“I feel relieved, like a great weight has been lifted from my shoulders”. “What kind of lifted is that lifted?” or “When you feel relieved, whereabouts do you feel relieved?” (all feelings have a location somewhere, within or for some, even just outside their bodies) or “What kind of weight is that weight?”

Once the outcome has been really explored, generally you will be able to see/sense/notice that the client is ‘connected’ to a change the metaphor question has helped to prompt.


2.    A useful sequence of questions in coaching

A sequence of questions are typically situation specific, but there are times where it’s useful to think about related questions that help move the client forward, such as:

  • What’s the issue?
    • What makes it important NOW?
    • How important is it on a 1-10 scale?
    • How much energy do you have for a solution on a scale of 1-10?
    • Who owns the issue?
    • What have you tried already?
    • In an ideal world what would be happening around this issue? How would you know that it had been resolved?
    • What’s standing in the way of that ideal outcome?
    • What’s going right here – even if it’s only a bit?
    • Imagine you are at your most resourceful, what do you say to yourself about this issue?
    • What are the options for action here?
    • What criteria will you use to judge the options?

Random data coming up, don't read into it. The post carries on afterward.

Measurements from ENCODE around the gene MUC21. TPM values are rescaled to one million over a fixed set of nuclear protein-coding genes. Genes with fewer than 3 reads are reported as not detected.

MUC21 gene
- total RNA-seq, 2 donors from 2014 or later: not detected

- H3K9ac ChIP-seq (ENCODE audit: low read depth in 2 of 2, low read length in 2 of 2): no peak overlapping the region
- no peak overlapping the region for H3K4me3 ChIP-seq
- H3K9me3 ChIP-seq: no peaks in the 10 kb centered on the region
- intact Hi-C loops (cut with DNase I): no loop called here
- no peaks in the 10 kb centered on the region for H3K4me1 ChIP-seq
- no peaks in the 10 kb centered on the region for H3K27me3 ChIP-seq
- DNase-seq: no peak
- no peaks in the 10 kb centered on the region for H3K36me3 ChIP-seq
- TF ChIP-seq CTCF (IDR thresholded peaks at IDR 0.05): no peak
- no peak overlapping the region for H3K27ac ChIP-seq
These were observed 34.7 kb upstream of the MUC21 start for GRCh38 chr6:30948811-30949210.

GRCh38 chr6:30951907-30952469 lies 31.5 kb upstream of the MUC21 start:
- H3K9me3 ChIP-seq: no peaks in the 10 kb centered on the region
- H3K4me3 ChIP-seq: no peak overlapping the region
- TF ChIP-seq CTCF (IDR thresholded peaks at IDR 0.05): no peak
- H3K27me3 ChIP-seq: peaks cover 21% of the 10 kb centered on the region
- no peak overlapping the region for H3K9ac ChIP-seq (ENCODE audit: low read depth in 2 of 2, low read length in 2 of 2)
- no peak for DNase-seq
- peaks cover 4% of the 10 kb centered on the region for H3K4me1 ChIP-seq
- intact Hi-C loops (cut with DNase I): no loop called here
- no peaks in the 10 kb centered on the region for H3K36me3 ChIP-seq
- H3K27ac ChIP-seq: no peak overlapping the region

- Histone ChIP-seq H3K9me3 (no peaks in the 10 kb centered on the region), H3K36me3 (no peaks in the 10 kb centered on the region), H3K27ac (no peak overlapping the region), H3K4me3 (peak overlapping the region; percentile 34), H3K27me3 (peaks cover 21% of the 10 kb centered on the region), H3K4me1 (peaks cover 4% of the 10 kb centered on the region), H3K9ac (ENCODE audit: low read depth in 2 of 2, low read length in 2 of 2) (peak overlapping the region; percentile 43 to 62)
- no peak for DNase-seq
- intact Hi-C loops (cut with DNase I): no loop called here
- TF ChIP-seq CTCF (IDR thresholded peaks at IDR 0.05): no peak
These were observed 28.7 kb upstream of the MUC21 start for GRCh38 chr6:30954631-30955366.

• Which option seems the best one against those criteria?
    • So, what’s the next step?
    • When will you take it?
    • What will get in the way of you taking it?
    • So, when will you take it?


3.    The good old GROW model!

I know it seems a bit old hat these days to go back to the simplicity of the “GROW” model, but there are still useful sequential elements to working through the different stages of the model and the type of questions in each of them, such as:

Goals –

  • What do you want to achieve?
  • What will that enable you to do, that you can’t do today?
  • What are the expectations of others?
  • Who else needs to know about the plan? How will you inform them?

Reality –

  • What is the reality of the current situation?
  • What’s stopped you reaching this goal already?
  • What are the real barriers and what are the assumptions?
  • Do you know anyone who has achieved this goal?
  • What can you learn from them?

Options –

  • What are the options for you in this situation?
  • What could you do as a first step?
  • What else could you do?
  • What would happen if you did nothing?

Will –

  • Where does this goal fit in with your personal priorities at the moment?
  • What obstacles do you expect to meet? How will you overcome them?
  • How committed are you to this goal? 1(not at all) – 10 (100% motivated)?
  • What steps do you need to take to achieve this?


4. Questions for clients with different challenges

I think these sorts of questions come into play when working with clients with specific challenges. One of the approaches I often use when working with clients thinking about career change are around reviewing their career to date, and what learning they have gained about positive and challenging experiences:

  • Have you focussed work in any particular sectors, or in a particular area of work? If so, does this feel like a positive or a negative?
  • How much of the work has been managerial, and/or project focussed without supervision? Have you enjoyed this aspect?